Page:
The Village of Dunnottar, known simply as the Village, is a small municipality on the shores of Lake Winnipeg in Manitoba. Encompassing the towns of Ponemah, Whytewold and Matlock, it has 763 permanent residents and an influx of seasonal cottagers.

It was an FCM asset management seminar that first sold the Village on the need for an asset management plan, as a way to coordinate all its information about asset acquisition, maintenance, replacement and disposal. The plan would also address risk management and help the Village meet provincial funding requirements.

A grant from FCM’s Municipal Asset Management Program (MAMP) allowed Dunnottar to collect data and conduct a risk assessment on existing assets, and formalize its asset management plan and policy. As of September 2021, MAMP has approved 47 asset management grants for local governments in Manitoba and has funded training through partner organizations to more than 125.

Highlights

  • A comprehensive asset management plan that was the impetus for a new 10-year capital budget, both of which have been adopted by Council
  • A funded asset management strategy
  • A cross-functional asset management team, comprised of three administration and three public works employees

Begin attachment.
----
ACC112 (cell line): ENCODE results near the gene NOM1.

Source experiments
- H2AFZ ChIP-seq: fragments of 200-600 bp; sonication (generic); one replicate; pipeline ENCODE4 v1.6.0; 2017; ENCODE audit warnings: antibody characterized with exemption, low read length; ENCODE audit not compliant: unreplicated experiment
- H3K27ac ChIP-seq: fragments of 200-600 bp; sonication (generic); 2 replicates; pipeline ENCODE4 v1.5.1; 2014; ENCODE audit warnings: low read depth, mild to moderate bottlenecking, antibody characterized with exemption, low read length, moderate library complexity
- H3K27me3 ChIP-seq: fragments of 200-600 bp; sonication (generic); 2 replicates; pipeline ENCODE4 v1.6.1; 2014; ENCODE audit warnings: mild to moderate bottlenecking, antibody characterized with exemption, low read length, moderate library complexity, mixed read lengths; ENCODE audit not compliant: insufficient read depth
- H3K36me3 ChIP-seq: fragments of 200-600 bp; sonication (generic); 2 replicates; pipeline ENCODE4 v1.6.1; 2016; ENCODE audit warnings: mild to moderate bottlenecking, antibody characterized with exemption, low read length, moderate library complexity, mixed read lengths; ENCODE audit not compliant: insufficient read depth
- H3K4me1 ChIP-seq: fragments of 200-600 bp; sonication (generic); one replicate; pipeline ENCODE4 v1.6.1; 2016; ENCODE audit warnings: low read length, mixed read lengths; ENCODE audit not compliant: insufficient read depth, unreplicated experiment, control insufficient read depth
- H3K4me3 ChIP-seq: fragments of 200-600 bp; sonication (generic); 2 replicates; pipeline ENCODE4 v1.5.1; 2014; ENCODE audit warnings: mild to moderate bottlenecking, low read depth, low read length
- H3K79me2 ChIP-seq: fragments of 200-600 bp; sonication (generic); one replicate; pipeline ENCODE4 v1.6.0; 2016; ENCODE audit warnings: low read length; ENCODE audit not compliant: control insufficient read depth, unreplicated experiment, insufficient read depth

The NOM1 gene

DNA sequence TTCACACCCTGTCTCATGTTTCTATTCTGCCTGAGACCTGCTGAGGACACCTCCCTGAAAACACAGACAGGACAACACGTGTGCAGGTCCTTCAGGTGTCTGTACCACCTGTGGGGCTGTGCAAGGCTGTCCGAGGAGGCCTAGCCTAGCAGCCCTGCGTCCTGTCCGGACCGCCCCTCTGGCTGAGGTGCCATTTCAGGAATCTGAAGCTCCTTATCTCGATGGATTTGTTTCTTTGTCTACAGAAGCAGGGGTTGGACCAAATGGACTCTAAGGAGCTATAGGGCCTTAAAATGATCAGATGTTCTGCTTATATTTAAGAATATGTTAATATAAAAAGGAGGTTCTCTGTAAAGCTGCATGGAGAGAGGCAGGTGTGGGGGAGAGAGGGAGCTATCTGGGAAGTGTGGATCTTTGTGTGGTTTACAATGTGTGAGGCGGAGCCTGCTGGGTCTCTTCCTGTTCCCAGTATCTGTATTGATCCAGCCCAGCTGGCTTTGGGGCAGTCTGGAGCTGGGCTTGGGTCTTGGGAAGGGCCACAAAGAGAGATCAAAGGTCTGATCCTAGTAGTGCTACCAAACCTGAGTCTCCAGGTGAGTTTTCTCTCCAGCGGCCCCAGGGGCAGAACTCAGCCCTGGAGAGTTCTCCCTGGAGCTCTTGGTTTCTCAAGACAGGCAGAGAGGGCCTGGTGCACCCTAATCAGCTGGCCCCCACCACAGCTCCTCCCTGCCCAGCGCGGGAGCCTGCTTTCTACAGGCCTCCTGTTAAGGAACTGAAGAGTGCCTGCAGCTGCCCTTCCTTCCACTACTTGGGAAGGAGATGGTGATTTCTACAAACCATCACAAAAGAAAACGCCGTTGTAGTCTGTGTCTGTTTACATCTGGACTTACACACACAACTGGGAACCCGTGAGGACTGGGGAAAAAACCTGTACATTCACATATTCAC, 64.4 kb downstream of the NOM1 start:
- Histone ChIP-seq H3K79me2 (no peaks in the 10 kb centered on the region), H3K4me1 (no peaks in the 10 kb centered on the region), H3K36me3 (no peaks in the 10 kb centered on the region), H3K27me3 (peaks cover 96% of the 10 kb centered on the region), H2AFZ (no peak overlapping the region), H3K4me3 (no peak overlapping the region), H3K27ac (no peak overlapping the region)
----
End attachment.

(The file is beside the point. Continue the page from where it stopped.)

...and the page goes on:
• Greater appreciation of the value of formal asset management and long-term financial planning

The challenge

The Village had a lot of information about its assets, but it was scattered in many locations—including in people’s heads. The challenge was to gather, quantify and document the data into a central, accessible registry.

Approach

The Village hired a contractor who rode through the municipality, on a bicycle, documenting everything from buildings to stop signs. She also worked closely with the foreman, the accounting team, and others. The team learned from what was already available and undertook NAMS Canada training, subsidized by FCM through MAMP. NAMS coursework, offered over eight weeks, teaches asset management basics and helps participants create an asset management plan. The Village also purchased software to link asset management and financial information, and used photo editing software to map asset locations and produce a helpful visual aid.

MAMP’s Asset Management Readiness Scale (AMRS) is a tool that helps municipalities determine their competencies related to asset management. The Village used the AMRS to focus its efforts.

There were few barriers. Some initial hesitation that came from not understanding the need for a formal asset management plan was overcome with discussion and training.

Results

The Village’s asset management plan groups all of its assets into nine categories:

  • Equipment including vehicles and machinery
  • Buildings
  • Land
  • Roads and culverts
  • Recreation and tourism assets
  • Shoreline erosion
  • Signage
  • Waste disposal grounds
  • Utilities: Water and wastewater

It then goes on to answer the questions “What do we own, what is it worth, what condition is it in, what do we need to replace and what funds do we have?” in each category.

Along with the plan, the Village also adopted a 10-year capital budget to make it easier for Council to target savings for future capital purchases and projects.